• Wizards of Waverly Place

    (2007)

    Wizards of Waverly Place is an American supernatural fantasy teen sitcom which ran from October 12, 2007 to January 6, 2012 on Disney Channel. The series was created by Todd J. Greenwald, and stars Selena Gomez, David Henrie and Jake T. Austin as three wizard siblings with magical abilities competing to win sole custody of the family powers. Further main cast includes Jennifer Stone, María Canals Barrera and David DeLuise.

    The series won “Outstanding Children’s Program” at the 61st Primetime Emmy Awards in 2009. A film adaptation of the series, Wizards of Waverly Place: The Movie, premiered as a Disney Channel Original Movie on August 28, 2009. The film adaptation won “Outstanding Children’s Program” at the 62nd Primetime Emmy Awards earning the series its second consecutive Emmy. The farewell season won “Outstanding Children’s Program” at the 64th Primetime Emmy Awards bringing the franchise’s total to three Emmy awards. Wizards of Waverly Place ended as the longest-running Disney Channel Original Series with 106 episodes over four seasons. Its series finale averaged nearly 10 million viewers, which made that episode the most-watched series finale in Disney Channel’s history.

  • Joan of Arcadia

    (2003)

    Joan of Arcadia is an American television fantasy/family drama telling the story of teenager Joan Girardi, who sees and speaks with God and performs tasks she is given. The series originally aired on Fridays, 8–9 p.m. on CBS and CTV for two seasons, from September 26, 2003 until April 22, 2005.

    On initial release, the show was praised by critics and won the prestigious Humanitas Prize and the People’s Choice Award. It became one of the few television shows to be nominated for an Emmy Award in its first season for Outstanding Drama Series. The title alludes to Joan of Arc and the show takes place in fictional Arcadia, Maryland.

  • Danny Phantom

    (2004)

    Danny Phantom is an American animated television series created by Butch Hartman for Nickelodeon, produced by Billionfold Studios. It was distributed by Nelvana, a Canadian animation company, as was The Fairly OddParents.

    The show is about a 14-year-old named Danny Fenton who, after an accident with an unpredictable portal between the human world and the supernatural “Ghost Zone”, becomes half-ghost and frequently saves his town and the world from ghost attacks, while attempting to keep his ghost half a secret from everyone, except his best friends Tucker Foley and Samantha Manson.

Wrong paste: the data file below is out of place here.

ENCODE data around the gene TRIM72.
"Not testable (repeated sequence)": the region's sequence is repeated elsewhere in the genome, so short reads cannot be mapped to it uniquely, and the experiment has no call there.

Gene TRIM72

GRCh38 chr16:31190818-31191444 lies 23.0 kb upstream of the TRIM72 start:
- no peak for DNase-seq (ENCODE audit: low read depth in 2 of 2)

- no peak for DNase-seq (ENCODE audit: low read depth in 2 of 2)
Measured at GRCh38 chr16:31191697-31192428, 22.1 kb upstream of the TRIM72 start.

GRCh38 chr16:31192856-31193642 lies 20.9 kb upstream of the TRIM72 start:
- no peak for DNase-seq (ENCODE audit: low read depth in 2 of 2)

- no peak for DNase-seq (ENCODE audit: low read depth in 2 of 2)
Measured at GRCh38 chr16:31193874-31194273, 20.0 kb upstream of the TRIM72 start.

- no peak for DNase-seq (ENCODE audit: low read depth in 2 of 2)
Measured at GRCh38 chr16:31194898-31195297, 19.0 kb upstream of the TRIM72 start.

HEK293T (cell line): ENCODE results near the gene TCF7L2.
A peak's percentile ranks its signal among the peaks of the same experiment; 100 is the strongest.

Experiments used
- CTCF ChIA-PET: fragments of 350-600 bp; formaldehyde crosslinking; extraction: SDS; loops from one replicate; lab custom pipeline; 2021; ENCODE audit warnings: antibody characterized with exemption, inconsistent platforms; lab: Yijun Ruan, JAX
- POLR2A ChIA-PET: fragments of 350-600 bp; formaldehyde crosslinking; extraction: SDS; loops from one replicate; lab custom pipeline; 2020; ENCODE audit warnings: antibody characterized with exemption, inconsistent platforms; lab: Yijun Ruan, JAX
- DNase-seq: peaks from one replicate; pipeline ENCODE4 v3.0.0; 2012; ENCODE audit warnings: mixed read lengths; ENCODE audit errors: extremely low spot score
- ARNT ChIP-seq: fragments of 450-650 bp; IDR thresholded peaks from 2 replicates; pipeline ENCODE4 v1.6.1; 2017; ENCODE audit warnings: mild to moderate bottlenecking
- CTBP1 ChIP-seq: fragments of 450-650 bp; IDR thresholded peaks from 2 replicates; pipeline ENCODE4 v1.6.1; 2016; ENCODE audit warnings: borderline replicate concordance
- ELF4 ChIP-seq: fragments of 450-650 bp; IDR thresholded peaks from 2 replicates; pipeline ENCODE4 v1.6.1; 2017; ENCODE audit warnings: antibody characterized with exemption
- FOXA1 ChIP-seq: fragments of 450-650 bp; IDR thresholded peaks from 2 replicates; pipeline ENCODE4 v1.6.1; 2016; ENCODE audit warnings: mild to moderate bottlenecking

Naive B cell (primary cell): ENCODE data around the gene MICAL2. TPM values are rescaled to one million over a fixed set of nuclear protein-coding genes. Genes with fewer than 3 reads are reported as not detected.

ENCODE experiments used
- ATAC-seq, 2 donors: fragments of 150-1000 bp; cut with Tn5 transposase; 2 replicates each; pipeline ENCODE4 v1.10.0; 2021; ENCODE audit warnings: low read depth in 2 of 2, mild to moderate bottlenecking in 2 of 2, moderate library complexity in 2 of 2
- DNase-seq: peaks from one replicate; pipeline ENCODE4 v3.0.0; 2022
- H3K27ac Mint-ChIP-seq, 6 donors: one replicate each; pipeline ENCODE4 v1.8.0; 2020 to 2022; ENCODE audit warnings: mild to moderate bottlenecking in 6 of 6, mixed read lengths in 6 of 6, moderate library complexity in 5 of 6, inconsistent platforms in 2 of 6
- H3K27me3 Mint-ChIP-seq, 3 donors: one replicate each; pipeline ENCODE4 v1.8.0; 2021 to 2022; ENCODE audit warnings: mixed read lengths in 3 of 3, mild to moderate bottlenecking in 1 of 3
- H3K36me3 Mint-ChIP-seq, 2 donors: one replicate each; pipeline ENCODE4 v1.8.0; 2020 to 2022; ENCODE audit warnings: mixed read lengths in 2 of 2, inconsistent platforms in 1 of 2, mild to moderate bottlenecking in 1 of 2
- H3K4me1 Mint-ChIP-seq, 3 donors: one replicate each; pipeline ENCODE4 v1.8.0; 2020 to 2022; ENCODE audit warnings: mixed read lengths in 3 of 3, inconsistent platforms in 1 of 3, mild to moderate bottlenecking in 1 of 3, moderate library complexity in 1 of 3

The series premiered on April 3, 2004 and ended on August 24, 2007; it ran for 3 seasons with a total of 53 episodes. It is currently being released on DVD.

    On August 5, 2013, Hartman announced the possible revival of the show as a result of persisted praise from fans and successful T.U.F.F. Puppy ratings on his Twitter account, but there has been not yet been any official word from Hartman or Nickelodeon.

  • Stargate Atlantis

    (2004)

    Stargate Atlantis is a Canadian-American adventure and military science fiction television series and part of MGM’s Stargate franchise. The show was created by Brad Wright and Robert C. Cooper as a spin-off series of Stargate SG-1, which was created by Wright and Jonathan Glassner and was itself based on the feature film Stargate. All five seasons of Stargate Atlantis were broadcast by the Sci-Fi Channel in the United States and The Movie Network in Canada. The show premiered on July 16, 2004; its final episode aired on January 9, 2009. The series was filmed in and around Vancouver, British Columbia, Canada.

    The story of Stargate Atlantis follows the events of Stargate SG-1’s seventh season finale episode “Lost City” and eighth season premiere episode “New Order”, in which the cast of that series discovered an Antarctic outpost created by the alien race known as the Ancients. In the pilot episode “Rising”, Stargate Command sends an international team to investigate the outpost, where Dr. Daniel Jackson discovers the location of Atlantis, the legendary city created by the Ancients, and Colonel Jack O’Neill visits the outpost after having been put in stasis and retrieved from it.

  • Dead Like Me

    (2003)

    Dead Like Me is an American comedy-drama television series starring Ellen Muth and Mandy Patinkin as grim reapers who reside and work in Seattle, Washington.

    Eighteen-year-old Georgia “George” Lass is the show’s protagonist and narrator. George dies early in the pilot episode and becomes one of the “undead”, a “grim reaper”. George soon learns that a reaper’s job is to remove the souls of people, preferably just before they die, and escort them until they move on into their afterlife. George’s death leaves behind her mother and the rest of her family at a point when her relationships with them were on shaky ground.

  • Eureka

    (2006)

    Eureka is an American science fiction television series that premiered on Syfy on July 18, 2006. The fifth and final season ended on July 16, 2012. The show is set in a fictional town in Oregon called Eureka. Although in the pilot Eureka was located in Washington State. Inhabited almost entirely by scientific geniuses, most residents of Eureka work for Global Dynamics—an advanced research facility responsible for the development of nearly all major technological breakthroughs since its inception. Each episode features a mysterious accidental or intentional misuse of technology, which the town sheriff, Jack Carter, then solves with the help of town scientists. Each season also features a larger story arc that concerns a particular major event or item.